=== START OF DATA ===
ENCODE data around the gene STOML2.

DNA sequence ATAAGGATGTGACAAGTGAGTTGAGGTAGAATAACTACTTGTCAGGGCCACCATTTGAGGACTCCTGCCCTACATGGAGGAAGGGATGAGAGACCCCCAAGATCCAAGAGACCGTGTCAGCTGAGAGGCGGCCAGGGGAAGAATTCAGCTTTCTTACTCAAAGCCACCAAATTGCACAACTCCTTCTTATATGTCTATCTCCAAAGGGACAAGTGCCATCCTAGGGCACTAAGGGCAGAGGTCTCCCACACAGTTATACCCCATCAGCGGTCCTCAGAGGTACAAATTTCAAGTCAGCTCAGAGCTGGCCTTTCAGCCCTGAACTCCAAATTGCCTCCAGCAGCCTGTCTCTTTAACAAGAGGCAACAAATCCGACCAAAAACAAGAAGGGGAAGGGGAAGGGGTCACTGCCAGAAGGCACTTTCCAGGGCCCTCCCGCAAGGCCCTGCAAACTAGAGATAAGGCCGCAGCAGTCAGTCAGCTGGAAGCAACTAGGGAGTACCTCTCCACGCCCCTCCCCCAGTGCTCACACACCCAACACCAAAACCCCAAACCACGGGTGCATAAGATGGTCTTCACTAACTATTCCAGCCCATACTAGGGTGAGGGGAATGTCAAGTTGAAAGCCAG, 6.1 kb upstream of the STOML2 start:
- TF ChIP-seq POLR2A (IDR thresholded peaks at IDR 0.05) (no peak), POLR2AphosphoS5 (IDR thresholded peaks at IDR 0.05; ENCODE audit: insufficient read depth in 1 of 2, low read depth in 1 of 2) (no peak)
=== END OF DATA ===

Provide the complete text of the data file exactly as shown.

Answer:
ENCODE data around the gene STOML2.

DNA sequence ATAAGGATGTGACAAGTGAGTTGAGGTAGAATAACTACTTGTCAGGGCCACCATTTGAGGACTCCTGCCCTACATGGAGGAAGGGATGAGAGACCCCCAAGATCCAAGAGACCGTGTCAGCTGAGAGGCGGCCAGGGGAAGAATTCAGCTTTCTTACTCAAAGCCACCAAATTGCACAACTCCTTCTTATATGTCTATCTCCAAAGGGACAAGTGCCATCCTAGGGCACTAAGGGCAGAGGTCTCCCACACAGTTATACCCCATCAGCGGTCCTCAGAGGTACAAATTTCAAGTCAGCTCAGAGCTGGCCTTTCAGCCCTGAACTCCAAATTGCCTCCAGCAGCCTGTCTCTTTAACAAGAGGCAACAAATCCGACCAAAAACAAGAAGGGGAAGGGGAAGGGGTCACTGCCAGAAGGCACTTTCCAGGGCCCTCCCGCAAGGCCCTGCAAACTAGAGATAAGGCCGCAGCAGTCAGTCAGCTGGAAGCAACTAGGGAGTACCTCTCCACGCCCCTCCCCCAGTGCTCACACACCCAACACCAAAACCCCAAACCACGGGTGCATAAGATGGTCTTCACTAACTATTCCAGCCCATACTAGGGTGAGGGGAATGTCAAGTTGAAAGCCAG, 6.1 kb upstream of the STOML2 start:
- TF ChIP-seq POLR2A (IDR thresholded peaks at IDR 0.05) (no peak), POLR2AphosphoS5 (IDR thresholded peaks at IDR 0.05; ENCODE audit: insufficient read depth in 1 of 2, low read depth in 1 of 2) (no peak)